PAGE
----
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Minnesota Law Seeks Clarity on Licensing for Out-of-State Teachers


Minnesota Gov. Mark Dayton signed a budget bill June 13 that, among other changes, directs the Board of Teaching to issue rules showing how teachers prepared elsewhere can be licensed in the Gopher State. 

As I reported this spring, the board is grappling with a lawsuit from out-of-state teachers who say that it doesn't have a clear process in place to review their qualifications and issue them Minnesota licenses. Instead, the complaint says, the state defers to teacher-preparation programs to make the determination about what additional training they need. Also, the lawsuit charges that the board impermissibly closed a "portfolio" licensing option.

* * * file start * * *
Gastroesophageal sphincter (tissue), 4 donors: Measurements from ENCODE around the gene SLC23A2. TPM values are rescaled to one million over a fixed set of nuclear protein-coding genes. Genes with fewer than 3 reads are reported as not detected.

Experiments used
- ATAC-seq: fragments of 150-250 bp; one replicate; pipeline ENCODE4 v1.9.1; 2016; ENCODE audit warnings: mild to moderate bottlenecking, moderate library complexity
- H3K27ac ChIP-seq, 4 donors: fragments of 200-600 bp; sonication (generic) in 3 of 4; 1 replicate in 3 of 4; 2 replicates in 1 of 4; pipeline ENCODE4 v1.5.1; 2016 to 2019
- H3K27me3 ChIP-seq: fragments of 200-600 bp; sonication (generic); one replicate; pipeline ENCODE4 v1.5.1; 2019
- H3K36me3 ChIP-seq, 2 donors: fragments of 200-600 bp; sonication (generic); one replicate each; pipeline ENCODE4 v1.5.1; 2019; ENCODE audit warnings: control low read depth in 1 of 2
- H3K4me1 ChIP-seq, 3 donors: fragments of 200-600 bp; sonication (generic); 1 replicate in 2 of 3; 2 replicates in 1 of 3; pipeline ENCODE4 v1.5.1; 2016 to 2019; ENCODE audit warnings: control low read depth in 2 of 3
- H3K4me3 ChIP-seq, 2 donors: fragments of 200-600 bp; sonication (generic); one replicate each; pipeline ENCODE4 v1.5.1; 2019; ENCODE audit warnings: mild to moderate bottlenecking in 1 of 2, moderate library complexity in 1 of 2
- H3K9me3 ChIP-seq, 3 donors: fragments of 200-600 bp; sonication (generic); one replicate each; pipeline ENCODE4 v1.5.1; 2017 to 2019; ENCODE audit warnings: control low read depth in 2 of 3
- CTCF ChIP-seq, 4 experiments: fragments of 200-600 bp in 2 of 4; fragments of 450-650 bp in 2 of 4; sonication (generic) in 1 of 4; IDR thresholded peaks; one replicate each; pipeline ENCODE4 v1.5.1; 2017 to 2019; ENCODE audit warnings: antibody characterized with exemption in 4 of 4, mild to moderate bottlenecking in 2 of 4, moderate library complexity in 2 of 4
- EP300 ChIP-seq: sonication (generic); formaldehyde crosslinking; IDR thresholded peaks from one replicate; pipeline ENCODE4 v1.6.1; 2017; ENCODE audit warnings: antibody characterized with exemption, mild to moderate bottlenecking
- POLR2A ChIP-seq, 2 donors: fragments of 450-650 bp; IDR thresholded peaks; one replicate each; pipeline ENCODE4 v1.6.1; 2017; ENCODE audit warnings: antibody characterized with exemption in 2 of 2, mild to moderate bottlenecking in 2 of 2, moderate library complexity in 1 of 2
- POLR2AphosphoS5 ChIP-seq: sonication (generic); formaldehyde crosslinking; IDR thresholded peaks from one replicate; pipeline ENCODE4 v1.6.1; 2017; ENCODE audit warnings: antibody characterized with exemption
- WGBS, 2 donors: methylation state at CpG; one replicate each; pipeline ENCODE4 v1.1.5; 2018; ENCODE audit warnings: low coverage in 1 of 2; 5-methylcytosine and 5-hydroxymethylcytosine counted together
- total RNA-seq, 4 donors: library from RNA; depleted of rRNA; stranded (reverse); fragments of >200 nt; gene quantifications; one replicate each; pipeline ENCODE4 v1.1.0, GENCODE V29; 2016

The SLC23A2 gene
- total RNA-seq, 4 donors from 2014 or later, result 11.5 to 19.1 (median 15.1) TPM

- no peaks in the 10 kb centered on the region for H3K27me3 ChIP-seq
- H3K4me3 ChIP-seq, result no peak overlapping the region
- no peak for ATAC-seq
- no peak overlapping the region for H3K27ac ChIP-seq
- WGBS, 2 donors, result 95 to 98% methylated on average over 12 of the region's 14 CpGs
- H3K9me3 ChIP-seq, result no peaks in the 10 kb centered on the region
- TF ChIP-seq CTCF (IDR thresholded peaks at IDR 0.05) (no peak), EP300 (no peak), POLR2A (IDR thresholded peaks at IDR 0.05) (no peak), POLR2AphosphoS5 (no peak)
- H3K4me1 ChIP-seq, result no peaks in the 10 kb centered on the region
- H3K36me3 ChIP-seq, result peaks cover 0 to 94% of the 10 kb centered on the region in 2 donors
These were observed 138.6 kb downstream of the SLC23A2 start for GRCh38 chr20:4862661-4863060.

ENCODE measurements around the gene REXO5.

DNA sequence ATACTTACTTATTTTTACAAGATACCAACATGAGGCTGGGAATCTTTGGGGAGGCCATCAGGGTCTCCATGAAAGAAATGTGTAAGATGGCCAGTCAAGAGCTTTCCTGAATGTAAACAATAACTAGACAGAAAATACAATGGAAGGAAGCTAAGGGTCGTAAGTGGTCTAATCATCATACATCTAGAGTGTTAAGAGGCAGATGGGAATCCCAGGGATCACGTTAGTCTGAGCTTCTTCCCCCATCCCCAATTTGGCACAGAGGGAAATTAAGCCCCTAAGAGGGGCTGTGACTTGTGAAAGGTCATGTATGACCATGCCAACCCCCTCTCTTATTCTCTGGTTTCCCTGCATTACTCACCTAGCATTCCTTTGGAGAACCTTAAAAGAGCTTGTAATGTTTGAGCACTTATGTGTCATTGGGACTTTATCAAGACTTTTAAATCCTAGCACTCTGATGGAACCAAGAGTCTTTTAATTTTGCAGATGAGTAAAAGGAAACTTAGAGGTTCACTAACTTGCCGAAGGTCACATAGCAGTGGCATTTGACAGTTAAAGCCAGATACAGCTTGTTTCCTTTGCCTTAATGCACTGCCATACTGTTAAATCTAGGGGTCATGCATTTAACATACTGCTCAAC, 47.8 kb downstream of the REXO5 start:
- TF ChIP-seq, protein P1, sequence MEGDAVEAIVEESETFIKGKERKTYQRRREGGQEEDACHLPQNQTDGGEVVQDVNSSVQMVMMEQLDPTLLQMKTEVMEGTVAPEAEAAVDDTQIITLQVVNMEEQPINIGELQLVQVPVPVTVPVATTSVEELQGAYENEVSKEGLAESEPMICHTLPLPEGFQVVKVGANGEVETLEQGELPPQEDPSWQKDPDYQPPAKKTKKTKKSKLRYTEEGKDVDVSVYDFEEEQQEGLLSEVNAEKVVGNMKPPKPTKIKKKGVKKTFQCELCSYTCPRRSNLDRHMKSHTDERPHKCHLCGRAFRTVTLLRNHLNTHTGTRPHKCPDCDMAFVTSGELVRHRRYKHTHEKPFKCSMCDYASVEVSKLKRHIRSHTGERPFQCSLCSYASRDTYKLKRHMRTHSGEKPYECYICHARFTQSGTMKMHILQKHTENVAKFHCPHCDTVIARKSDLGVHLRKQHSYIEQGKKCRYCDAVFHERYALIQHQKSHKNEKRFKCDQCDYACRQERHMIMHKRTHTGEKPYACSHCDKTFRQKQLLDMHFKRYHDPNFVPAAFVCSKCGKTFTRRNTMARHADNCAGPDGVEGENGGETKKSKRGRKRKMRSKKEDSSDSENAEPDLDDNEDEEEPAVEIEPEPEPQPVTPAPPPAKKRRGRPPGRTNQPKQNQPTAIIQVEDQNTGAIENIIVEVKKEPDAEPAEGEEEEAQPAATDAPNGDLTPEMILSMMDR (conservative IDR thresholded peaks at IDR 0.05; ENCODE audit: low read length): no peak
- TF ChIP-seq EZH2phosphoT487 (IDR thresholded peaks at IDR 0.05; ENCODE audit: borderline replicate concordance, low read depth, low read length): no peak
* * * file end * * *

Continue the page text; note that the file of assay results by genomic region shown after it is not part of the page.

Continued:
About 20 teachers have signed on to the lawsuit at this point. 

The budget bill says that the board of teaching must adopt rules by next January to accept out-of-state candidates from a "similar content field" and "similar licensure area." It would not require candidates to complete student-teaching again—as some of the plaintiffs in the suit contend was the case for them—instead allowing two years to prior teaching experience to qualify for licensure. Finally, the law also directs the board to notify teachers seeking to use the portfolio option within 90 days whether they're approved or not, clearly a signal that lawmakers expect that pathway to continue.

This isn't the first time that the legislature has directed the board of teaching to make licensing a little easier, however. So it remains to be seen what kind of rules the board will issue and how it'll enforce them.

Photo: Aberdeen Rodriguez, a teacher at the Green Central Park School in Minneapolis, is among the 20 teachers who contend that Minnesota makes it too complicated for out-of-state teachers to qualify for a license.—Bruce Kluckhohn for Education Week

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